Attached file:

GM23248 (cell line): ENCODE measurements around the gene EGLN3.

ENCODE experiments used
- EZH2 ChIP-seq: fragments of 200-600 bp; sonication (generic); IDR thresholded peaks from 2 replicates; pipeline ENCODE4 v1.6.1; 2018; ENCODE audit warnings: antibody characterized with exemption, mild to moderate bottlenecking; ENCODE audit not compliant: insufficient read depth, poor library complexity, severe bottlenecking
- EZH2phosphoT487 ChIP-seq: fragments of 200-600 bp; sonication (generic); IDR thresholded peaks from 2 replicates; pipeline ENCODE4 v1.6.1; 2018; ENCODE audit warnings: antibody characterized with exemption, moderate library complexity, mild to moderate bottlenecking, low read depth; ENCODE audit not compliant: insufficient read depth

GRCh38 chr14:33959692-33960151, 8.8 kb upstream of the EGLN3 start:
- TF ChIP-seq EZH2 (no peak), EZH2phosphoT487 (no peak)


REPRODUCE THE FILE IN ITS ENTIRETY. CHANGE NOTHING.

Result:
GM23248 (cell line): ENCODE measurements around the gene EGLN3.

ENCODE experiments used
- EZH2 ChIP-seq: fragments of 200-600 bp; sonication (generic); IDR thresholded peaks from 2 replicates; pipeline ENCODE4 v1.6.1; 2018; ENCODE audit warnings: antibody characterized with exemption, mild to moderate bottlenecking; ENCODE audit not compliant: insufficient read depth, poor library complexity, severe bottlenecking
- EZH2phosphoT487 ChIP-seq: fragments of 200-600 bp; sonication (generic); IDR thresholded peaks from 2 replicates; pipeline ENCODE4 v1.6.1; 2018; ENCODE audit warnings: antibody characterized with exemption, moderate library complexity, mild to moderate bottlenecking, low read depth; ENCODE audit not compliant: insufficient read depth

GRCh38 chr14:33959692-33960151, 8.8 kb upstream of the EGLN3 start:
- TF ChIP-seq EZH2 (no peak), EZH2phosphoT487 (no peak)